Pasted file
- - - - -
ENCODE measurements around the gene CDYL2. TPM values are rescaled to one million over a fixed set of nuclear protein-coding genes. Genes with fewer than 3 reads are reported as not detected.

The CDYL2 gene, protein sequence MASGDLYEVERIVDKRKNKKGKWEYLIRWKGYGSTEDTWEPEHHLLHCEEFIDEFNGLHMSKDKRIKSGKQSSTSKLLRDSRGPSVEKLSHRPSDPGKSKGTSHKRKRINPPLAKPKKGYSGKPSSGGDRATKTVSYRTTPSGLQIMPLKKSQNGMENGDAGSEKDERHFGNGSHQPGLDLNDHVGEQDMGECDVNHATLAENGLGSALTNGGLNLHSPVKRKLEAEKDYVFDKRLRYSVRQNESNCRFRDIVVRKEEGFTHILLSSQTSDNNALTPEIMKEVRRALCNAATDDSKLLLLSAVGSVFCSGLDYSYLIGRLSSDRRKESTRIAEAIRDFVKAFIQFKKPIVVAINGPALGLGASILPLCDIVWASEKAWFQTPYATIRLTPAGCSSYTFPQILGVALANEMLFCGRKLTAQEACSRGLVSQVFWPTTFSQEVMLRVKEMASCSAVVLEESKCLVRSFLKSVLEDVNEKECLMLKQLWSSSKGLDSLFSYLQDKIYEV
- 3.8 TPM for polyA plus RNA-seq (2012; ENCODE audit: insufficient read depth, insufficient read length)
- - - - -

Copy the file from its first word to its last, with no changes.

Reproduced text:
ENCODE measurements around the gene CDYL2. TPM values are rescaled to one million over a fixed set of nuclear protein-coding genes. Genes with fewer than 3 reads are reported as not detected.

The CDYL2 gene, protein sequence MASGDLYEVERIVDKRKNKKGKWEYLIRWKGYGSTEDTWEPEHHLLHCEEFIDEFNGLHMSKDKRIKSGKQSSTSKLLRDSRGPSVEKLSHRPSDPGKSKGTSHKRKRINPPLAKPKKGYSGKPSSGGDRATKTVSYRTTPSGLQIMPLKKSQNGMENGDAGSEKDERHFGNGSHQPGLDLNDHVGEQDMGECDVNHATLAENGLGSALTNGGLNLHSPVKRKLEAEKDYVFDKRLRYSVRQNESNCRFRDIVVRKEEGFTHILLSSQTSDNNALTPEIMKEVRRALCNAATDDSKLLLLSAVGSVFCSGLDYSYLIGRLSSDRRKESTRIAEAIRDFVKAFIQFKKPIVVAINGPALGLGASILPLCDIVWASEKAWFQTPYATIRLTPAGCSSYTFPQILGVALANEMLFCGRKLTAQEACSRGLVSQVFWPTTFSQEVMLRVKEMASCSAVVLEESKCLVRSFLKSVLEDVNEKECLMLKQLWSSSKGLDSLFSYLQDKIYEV
- 3.8 TPM for polyA plus RNA-seq (2012; ENCODE audit: insufficient read depth, insufficient read length)